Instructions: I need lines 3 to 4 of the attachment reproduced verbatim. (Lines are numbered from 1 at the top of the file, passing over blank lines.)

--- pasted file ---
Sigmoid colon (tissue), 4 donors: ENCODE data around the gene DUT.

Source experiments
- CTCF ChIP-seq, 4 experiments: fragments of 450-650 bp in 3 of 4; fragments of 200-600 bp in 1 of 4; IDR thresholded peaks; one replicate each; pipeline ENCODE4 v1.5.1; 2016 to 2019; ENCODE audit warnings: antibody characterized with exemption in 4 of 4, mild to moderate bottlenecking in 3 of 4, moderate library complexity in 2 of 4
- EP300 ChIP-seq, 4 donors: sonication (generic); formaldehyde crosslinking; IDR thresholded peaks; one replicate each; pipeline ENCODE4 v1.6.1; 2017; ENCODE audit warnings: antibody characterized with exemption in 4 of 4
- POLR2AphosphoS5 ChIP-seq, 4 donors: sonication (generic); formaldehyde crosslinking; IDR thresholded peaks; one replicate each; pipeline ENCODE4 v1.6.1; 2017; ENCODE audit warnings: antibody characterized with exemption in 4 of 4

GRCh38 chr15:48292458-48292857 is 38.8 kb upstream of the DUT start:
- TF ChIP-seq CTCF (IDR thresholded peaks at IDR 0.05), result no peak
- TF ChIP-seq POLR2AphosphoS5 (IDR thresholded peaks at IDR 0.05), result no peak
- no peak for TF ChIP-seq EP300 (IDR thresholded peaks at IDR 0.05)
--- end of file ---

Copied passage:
- CTCF ChIP-seq, 4 experiments: fragments of 450-650 bp in 3 of 4; fragments of 200-600 bp in 1 of 4; IDR thresholded peaks; one replicate each; pipeline ENCODE4 v1.5.1; 2016 to 2019; ENCODE audit warnings: antibody characterized with exemption in 4 of 4, mild to moderate bottlenecking in 3 of 4, moderate library complexity in 2 of 4
- EP300 ChIP-seq, 4 donors: sonication (generic); formaldehyde crosslinking; IDR thresholded peaks; one replicate each; pipeline ENCODE4 v1.6.1; 2017; ENCODE audit warnings: antibody characterized with exemption in 4 of 4